Recently I was poking about on the website for This American Life, the altogether brilliant public radio show and now HBO television show that is one of the only things that tempts me toward faithlessness–in thought if not deed–toward book publishing. (Book publishing and public radio—apparently I don’t even fantasize about career-cheating with a high-paying job). In any case, I happened upon their submission guidelines. Although these are tailored to the demands of a radio show with a very distinctive sensibility (anyone who’s never listened should give it a try) they struck me as pertinent to book projects, especially memoir.
Memoir is a tricky category, one that I love but one in which the bar for writing is high and the demand for platform still higher. If you’re not already famous, or a participant in the Real Housewives/Dancing with Stars/America’s Top Model franchises, persuading a publisher to take a chance on your own story can be challenging. Despite the ubiquity of reality shows, not every person poised to write a personal narrative has a tv deal (yet), which means that for those people brave enough to wade into a sodden market that editors politely call “saturated,” not only had you better write very, very, very well, but do so in service of a story in which the whole is somehow greater than the sum of its parts. So how, exactly, does this mathemagical equation work?
I thought This American Life’s submission guidelines came up with a pretty good answer: They write:
“The material we most often reject is writing that lacks a narrative. A lot of it is good, vivid writing, but without a real story to it. Often it’s recollections about some person the writer knew, or some time in their own lives. Often there are interesting anecdotes, but without any driving question, or real conflict. There’s nothing bigger at issue and nothing surprising revealed. In many of these stories, the characters are all the same at the end of the story as they were at the beginning. No one learns anything. No one changes.”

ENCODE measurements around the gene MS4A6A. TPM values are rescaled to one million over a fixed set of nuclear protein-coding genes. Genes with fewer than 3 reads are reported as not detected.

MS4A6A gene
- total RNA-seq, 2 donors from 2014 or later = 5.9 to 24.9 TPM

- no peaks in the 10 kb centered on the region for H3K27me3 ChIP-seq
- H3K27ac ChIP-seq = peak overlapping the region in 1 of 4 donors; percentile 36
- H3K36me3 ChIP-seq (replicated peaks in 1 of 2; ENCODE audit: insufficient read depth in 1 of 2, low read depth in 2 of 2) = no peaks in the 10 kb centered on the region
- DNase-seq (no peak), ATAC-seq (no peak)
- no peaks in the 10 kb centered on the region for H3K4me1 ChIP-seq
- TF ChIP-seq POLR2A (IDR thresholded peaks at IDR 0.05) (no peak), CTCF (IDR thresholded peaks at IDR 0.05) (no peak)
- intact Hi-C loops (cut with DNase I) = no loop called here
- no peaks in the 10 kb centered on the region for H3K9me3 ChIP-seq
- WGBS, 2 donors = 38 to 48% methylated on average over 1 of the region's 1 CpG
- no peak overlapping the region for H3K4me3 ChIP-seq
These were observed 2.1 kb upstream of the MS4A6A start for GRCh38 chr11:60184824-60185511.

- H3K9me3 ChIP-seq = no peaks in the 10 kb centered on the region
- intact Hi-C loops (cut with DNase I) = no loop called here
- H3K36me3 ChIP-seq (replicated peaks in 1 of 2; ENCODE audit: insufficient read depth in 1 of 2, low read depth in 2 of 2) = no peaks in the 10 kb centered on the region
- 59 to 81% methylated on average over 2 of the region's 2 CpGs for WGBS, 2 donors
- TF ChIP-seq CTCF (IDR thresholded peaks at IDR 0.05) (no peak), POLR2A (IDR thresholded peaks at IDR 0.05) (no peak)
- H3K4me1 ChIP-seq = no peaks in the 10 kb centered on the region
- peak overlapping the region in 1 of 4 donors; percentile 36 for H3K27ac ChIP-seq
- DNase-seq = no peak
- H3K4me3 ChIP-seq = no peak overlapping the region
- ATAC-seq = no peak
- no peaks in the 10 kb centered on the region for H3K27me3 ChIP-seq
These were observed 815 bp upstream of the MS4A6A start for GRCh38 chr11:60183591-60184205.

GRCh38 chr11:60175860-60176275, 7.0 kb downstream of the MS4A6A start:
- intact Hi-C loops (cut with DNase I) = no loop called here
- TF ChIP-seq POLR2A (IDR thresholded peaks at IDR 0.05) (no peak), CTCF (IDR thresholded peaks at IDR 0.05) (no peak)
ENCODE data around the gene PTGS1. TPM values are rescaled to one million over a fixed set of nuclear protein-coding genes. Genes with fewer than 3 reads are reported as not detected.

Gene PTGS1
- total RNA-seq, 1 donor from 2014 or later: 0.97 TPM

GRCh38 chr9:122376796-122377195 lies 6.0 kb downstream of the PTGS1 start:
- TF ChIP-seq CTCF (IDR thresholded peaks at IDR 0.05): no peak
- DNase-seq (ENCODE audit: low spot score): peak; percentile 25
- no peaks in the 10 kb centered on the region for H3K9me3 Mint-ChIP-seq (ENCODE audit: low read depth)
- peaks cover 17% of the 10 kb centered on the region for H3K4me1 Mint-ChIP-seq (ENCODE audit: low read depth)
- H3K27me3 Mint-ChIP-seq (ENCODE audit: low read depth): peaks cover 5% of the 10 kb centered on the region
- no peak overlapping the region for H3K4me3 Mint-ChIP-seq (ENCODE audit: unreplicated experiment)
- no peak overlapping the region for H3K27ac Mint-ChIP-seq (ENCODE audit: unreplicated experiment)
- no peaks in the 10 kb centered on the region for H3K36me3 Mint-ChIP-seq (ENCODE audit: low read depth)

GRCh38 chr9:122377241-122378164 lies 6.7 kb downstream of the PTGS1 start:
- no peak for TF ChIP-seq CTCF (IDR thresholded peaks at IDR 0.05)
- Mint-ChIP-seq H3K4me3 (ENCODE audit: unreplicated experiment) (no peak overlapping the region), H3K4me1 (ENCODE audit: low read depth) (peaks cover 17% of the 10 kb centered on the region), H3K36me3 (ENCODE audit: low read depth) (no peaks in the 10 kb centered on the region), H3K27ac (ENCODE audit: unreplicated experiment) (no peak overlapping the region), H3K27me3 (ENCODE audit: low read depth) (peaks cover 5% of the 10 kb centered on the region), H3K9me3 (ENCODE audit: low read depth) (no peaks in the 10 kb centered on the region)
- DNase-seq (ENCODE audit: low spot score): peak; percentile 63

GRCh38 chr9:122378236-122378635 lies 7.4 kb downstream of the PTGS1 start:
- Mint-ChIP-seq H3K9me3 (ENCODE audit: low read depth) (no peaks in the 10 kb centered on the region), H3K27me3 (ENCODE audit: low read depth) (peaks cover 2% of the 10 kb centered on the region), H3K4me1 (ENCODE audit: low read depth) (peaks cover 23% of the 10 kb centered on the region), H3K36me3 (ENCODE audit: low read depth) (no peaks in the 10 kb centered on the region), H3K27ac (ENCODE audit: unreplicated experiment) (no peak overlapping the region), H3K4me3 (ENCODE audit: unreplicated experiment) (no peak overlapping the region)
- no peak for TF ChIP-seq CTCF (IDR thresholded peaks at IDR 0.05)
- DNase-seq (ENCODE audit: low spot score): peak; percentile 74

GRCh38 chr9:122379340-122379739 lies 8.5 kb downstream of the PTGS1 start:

Why yes, I thought.
Elsewhere on the site, in an amusing essay in which she talks about having her own work rejected repeatedly from This American Life, regular contributor Hilary Frank writes; “Specifically, This American Life is looking for stories with two main elements: the narrative action, or plot (in which one thing happens to the characters, and then another, and then another), and moments of reflection (where someone says something surprising about what the story might mean).”
Like most every piece of writing featured on the show, this is well said. They want work that has drama, that surprises, that toggles between the personal and the universal, and is also very, very well written. The fact that many of their contributors—David Sedaris, Sarah Vowell, Shalom Auslander—are successful published writers seems to indicate that these parameters translate well to the printed page.
Perhaps the model above is not the only one that works for memoirs, but the advice seemed to me well worth sharing. You can check it out in greater (perhaps excruciating) detail at http://www.thislife.org/About_Submissions.aspx.